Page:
New deal allows developing countries to produce Covid vaccines



More than a year after South Africa and India initially proposed waiving provisions of the Trade-Related Intellectual Property Rights (TRIPS) Agreement in October 2020, the World Trade Organization (WTO) on Friday granted developing countries the right to produce Covid vaccines. -19. .

This means that developing countries can now produce their own vaccines without the permission of the patent holders.

With their initial proposal, South Africa and India formed a coalition of support from over 100 countries and a number of organizations.

Among them were trade union and business representatives in Nedlak, who met virtually with the South African government during 12th WTO Ministerial Conference and declared their full support for South Africa’s efforts to reach an agreement.

The 12th WTO Ministerial Conference began on Sunday 12 June and ended on Thursday 16 June.

Intellectual property rights are governed by the WTO-administered treaty known as the Treaty on Trade-Related Intellectual Property Rights (TRIPS) and the WTO Ministerial Conference Agreement, which recently identified waivers and flexibilities with respect to the rights of intellectual property (IP) owners, which then led to the latest developments.

“After several months of stalemate, engagement between South Africa and India with the European Union (EU) and the United States (USA) in recent months has led to textual negotiations at the WTO that have given further impetus to the waiver request and led to the decision to waive TRIPS” explained the Department of Trade, Industry and Competition (DTIC) in a statement welcoming the agreement.

Manufacturers from developing countries are now allowed to export vaccines produced under the terms of the exemption to other developing countries without restrictions, which apply under the current TRIPS agreement.

In addition, it allows the use of certain information available in regulatory dossiers to speed up the production of generics.

ALSO READ: Relinquishing Vaccine IPRs Could Save Millions of Lives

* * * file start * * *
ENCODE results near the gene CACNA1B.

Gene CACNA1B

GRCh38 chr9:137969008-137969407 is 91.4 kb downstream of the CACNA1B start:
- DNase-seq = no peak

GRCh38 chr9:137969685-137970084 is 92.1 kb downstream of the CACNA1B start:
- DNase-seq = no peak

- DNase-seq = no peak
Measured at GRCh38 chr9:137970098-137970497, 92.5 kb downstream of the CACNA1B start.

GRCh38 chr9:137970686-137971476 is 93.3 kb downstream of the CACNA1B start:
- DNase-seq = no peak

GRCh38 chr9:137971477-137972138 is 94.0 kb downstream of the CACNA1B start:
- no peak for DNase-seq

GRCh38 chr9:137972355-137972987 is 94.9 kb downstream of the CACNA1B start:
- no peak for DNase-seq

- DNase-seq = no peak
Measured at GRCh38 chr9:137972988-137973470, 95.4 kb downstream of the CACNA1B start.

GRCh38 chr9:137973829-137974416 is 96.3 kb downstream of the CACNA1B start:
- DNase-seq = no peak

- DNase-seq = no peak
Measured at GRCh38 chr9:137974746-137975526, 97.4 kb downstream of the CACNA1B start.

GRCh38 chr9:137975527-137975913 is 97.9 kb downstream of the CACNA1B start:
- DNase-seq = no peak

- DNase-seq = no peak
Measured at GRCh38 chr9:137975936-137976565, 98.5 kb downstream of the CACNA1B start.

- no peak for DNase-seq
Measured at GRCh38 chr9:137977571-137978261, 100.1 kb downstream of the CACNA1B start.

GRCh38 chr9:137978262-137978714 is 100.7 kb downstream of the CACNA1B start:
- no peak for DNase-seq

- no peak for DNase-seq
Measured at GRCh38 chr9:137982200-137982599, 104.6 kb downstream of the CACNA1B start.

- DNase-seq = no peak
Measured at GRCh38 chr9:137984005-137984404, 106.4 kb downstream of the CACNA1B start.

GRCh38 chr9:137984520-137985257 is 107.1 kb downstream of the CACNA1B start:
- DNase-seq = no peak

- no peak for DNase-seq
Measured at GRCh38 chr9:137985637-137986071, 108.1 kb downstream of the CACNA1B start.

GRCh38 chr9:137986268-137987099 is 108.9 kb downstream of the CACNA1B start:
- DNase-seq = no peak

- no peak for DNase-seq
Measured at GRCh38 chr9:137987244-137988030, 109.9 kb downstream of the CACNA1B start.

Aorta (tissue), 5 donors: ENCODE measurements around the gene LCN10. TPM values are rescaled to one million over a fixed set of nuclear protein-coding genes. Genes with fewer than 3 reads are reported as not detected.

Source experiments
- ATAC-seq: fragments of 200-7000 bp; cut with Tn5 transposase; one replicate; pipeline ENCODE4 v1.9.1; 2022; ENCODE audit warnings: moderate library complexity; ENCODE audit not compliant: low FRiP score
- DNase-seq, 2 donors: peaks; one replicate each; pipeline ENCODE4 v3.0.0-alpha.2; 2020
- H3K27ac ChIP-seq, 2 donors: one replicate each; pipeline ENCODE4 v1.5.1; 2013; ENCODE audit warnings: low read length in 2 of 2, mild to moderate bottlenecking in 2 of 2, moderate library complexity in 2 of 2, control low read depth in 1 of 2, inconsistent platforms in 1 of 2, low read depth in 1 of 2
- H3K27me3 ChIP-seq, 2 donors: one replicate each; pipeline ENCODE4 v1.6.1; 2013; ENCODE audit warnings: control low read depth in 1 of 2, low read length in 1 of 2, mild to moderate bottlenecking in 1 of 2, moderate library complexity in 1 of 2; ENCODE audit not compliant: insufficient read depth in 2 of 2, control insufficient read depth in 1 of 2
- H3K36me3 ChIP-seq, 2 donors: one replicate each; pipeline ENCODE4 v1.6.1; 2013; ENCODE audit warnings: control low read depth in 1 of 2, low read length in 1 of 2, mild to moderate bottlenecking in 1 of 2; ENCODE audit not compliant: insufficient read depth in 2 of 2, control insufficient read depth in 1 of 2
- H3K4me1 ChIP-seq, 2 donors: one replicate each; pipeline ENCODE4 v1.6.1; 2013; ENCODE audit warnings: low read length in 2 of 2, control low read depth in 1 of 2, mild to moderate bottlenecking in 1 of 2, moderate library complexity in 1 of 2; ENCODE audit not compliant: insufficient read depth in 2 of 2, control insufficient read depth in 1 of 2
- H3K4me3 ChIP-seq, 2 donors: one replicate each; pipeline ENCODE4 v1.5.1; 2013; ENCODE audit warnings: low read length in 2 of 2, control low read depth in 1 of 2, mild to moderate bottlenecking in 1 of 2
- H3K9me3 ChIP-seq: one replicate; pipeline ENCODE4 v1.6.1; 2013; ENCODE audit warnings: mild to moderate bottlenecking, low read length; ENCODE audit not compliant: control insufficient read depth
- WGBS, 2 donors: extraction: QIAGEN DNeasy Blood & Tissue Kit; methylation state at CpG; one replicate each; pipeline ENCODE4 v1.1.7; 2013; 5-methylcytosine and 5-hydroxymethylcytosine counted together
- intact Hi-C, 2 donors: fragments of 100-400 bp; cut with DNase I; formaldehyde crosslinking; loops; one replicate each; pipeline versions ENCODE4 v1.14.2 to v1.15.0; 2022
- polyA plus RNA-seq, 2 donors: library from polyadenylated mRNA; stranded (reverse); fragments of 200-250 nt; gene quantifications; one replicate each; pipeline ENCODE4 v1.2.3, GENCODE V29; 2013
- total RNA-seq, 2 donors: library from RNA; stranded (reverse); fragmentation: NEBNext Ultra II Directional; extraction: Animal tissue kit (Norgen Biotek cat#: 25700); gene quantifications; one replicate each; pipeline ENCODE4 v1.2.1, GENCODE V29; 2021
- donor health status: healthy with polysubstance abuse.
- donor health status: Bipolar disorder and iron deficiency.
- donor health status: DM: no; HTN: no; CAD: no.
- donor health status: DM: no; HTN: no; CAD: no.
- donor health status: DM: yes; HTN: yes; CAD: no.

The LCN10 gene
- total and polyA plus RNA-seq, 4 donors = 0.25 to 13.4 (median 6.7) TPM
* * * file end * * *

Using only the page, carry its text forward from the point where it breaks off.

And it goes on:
“The scope of the agreement extends to vaccines and requires countries to decide to expand it to therapeutic and diagnostic agents used in the fight against Covid-19 within six months,” explained the DTIC.

Speaking during a media briefing on Saturday, welcoming the developments, the South African government, represented by South African ministers Ebrahim Patel and Toko Didiz, explained that the agreement allows governments to allow local manufacturers to produce and use vaccines or their ingredients, substances or elements. patent-protected processes without the permission of the patent holders during the pandemic.

“We welcome the agreement as a solid and useful basis for strengthening our joint efforts to build strong African vaccine manufacturing capacity. Expanding production on the continent will require further partnerships, including access to know-how and technology. The unanimous support of the waiver agreement by all WTO countries should lay the foundation for such a partnership and give countries more flexibility,” DTIC said.

Didisa and Patel also called it “a step in the government’s efforts to spur Africa’s industrialization” and said it had “the potential to unlock production beyond filling and finishing”.

“Rejection is one element of a broader set of actions to build both innovation and manufacturing capacity in South Africa and other parts of the continent. South Africa has four vaccine initiatives. We are now focusing on meeting demand by convincing global vaccine suppliers to source from African manufacturers.

“This waiver and other commitments made at the WTO are also about pandemic preparedness to allow developing countries to have the legal tools to address Covid-19 options in the future and indeed to prepare for future pandemics,” Patel said. .

Other organizations that welcomed the agreement were local vaccine manufacturers Biovac, Afrigen and Aspen PharmaCare, as well as the country’s largest trade union federation, Cosatu.

“The WTO has reached an important milestone by relinquishing intellectual property rights applicable to the production of vaccines. We applaud South Africa’s leading role in this breakthrough agreement. This will open up production facilities on the continent,” said Prof. Petro Terblanche, MD of Afrigen, a local company that designed and developed South Africa’s first mRNA vaccine, which is currently being tested.

Dr. Stavros Nicolaou, senior executive director of strategic trading for Africa’s largest pharmaceutical manufacturer Aspen Pharmacare, called the development “a positive step for the diversification of global pharmaceutical supply chains and manufacturing on the African continent.”

“This strikes a balance between providing access to Covid vaccines in developing countries within a framework that continues to reward the much-needed innovation of the original patent holders,” added Dr. Nicolaou.

READ THE FOLLOWING: Ramaphosa demands WTO drop patents on Covid vaccine